When I got off the plane in Chile last Tuesday, this is what I heard: ¿holabuenosdíascomoestas? Debesponertuequipajeenelautobúsyentoncesvamosairalhotelparabajarlasmochilasyrelejarunpoquitoantesdeempezamoslaprogramaylaorientación.
This is what I thought:
¿Qué? (aka What?)
This is what I learned:
The Chileans in general are some of the fastest Spanish speakers in the Spanish-speaking world. And there are these things called chileísmos which are Chilean slang words which make up the majority of the Chilean Spanish Language. And they usually don’t pronounce the letter “s” at the ends of their words.
So when I FINALLY walked out of the Arican airport after 28 hours of travelling and was greeted by this and a kiss on the check from Choqui, the super wonderful Academic Director of my SIT program, I was a little overwhelmed. I was still wearing my wool socks under my hiking boots because when I left Minnesota Monday morning it was nine below zero, but stepping off the plane into the middle of the desert I was starting to regret this decision. Luckily the program directors (“el equipo SIT,” or the SIT team who will be teaching our classes and leading our orientation) brought us straight to our hotel and drop off our bags, and take a little nap so all was well.
Today is Thursday, so I’ve been here for three days now. I’m super excited because today is the day when I think my Spanish skills just clicked into place. My program has 23 students from all over the U.S., and today we all went to eat some pretty crazy food at this one restaurant. (This was back when I wasn’t catching all the Spanish and didn’t really have any idea what was going on, so I don’t remember the name.)
Anyways, after lunch, we had an hour to hang out before we went back to the hotel, and the beach just happened to be conveniently right across the street.
First of all, crossing the street is slightly terrifying because there aren’t many cross walks and I don’t really know how to do it yet. But once we got past that hurdle the 23 of us got to run through the waves and enjoy the sunny Arica weather. After a while, a lifeguard came up to us and started talking to a few of us about the turtles that live here, and how if you look closely at the tips of the waves you can see them jumping out as they try to eat the jellyfish. (Actually, now that I’m saying this in English, I’m realizing that it makes no sense, but it was something along those lines.) Being a lifeguard myself, I was super excited to talk to him about lifeguarding on the beach of the ocean, and three or four of us talked to him about lifeguarding and about Chile in general for a good half an hour. After a while, I suddenly realized that my head wasn’t hurting like it had been when people were talking to me in Spanish before, and I totally understood almost everything that this guy was saying. It was so great! So now that I’ve had my first conversation and have been talking only Spanish for two days, I finally am not translating everything into English in my head and it’s actually super fun to speak the other language. One of the chilenísmos I have learned is “cachaí,” which technically means to catch, but the Chileans use it to say – “got it?” It’s a word they use to see if you understand what they’re saying, from what I’ve gotten so far. I feel like it describes how I’m feeling right now about Spanish, which is super exciting.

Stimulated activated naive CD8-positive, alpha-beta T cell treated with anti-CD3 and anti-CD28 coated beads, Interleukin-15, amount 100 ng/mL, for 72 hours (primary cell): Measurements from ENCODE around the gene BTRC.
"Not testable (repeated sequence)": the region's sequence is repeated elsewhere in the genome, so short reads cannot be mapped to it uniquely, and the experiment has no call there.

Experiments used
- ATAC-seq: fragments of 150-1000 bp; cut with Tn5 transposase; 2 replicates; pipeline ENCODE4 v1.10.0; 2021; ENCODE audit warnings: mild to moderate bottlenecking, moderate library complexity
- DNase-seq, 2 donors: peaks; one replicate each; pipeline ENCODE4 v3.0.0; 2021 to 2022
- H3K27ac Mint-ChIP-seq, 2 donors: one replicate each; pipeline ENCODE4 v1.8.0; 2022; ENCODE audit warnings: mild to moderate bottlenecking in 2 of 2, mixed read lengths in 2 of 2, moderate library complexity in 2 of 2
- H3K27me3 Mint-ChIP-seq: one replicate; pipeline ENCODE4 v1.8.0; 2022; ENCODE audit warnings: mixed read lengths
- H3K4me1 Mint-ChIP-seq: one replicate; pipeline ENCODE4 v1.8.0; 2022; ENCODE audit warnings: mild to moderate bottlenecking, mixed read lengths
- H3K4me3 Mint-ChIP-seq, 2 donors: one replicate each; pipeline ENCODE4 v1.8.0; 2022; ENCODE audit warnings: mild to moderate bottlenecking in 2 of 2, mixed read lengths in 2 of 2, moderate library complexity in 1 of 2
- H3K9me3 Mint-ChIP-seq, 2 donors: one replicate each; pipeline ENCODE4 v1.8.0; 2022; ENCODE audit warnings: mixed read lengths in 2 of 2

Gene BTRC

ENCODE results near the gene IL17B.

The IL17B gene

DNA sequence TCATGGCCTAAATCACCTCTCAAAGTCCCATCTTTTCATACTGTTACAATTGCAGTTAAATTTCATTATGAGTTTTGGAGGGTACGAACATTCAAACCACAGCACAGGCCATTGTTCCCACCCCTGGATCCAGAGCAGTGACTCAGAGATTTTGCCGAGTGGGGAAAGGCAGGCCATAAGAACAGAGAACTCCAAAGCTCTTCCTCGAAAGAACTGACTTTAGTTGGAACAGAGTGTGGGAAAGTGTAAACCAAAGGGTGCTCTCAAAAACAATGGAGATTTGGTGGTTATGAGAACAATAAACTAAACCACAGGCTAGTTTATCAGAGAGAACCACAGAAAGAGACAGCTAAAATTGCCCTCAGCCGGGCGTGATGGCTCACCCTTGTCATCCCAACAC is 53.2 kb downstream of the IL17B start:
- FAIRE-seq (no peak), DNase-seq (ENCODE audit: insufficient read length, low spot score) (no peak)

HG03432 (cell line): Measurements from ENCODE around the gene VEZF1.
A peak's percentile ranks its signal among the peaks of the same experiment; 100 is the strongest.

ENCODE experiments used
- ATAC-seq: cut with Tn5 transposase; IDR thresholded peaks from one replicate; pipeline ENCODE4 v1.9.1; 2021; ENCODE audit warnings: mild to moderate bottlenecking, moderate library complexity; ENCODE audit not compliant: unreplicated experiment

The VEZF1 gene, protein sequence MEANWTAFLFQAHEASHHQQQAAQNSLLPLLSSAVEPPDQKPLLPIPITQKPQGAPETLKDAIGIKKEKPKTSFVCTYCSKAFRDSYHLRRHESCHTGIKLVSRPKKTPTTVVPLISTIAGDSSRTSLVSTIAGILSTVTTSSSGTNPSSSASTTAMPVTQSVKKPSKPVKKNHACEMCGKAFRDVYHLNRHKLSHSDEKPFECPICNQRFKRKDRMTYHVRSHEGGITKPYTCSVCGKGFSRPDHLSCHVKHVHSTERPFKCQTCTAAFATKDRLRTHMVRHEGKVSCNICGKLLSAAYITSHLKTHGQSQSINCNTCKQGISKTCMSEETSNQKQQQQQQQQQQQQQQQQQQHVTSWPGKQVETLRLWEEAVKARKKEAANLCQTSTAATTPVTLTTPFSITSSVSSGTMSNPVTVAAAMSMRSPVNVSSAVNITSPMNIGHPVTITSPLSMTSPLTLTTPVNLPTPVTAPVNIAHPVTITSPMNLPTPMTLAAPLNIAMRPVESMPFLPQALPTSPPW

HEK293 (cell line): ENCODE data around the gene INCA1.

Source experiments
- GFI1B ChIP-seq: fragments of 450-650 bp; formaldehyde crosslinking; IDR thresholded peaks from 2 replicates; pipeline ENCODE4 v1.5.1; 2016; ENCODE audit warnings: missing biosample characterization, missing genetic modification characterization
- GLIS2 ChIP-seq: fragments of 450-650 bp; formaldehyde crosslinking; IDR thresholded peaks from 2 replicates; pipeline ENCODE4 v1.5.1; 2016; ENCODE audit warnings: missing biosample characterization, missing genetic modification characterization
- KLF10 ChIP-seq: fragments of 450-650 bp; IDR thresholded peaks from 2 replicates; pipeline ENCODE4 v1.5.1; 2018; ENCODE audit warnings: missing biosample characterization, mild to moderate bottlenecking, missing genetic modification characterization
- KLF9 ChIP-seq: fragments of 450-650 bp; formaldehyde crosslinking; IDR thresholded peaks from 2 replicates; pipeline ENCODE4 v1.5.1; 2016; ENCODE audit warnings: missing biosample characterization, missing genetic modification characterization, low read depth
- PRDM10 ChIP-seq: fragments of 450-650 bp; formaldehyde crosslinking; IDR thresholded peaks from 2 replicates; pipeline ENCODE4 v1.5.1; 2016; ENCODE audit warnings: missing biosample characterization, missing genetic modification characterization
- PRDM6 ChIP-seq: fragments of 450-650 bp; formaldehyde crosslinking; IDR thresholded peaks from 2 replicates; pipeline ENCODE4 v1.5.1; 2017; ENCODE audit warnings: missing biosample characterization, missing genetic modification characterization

On Tuesday and Wednesday, el equipo SIT brought us around Arica to show us around and to see the popular parts of the city, which was very interesting. Arica is very close to Perú and Bolivia and has many tourists, but most of them come from these countries and not the United States. Here are some pictures of my new city:
Tonight we get to meet our host “hermanos,” aka brothers and sisters and cousins if we don’t have brothers or sister, and then tomorrow we move in with our new families. I absolutely can’t wait! From what I can understand, we stay with our family for the first 8 weeks of the program while we take classes, and then for the last month all the students have to do a research project that goes along with the Public Health, Traditional Medicine and Community Empowerment theme. This kind of huge project would usually seem super terrible if I was doing it in the U.S., but since we get to talk to Chileans and learn all about a whole new culture, it’s a whole lot more exciting. For this, we can choose to live in Santiago, Valpareíso, Temuco, or to stay in Arica. If I do switch cities for this, I will have a new family, or I can live in an apartment. I definitely want to live in another city, but I’m not sure where I’ll end up yet.
Finally, when the Chileans are ending their e-mails and letters, they many times end with “un abrazo,” or “a hug.” In fact, many of the Chilean slang words have evolved to make many things cute and little. For example, many people’s nicknames end in “ita” or “ito” to show endearment, and lots of the words are super nice. It’s kind of like Minnesota nice, but all the way in Chile, and I love it.
Hasta luego y un abrazo,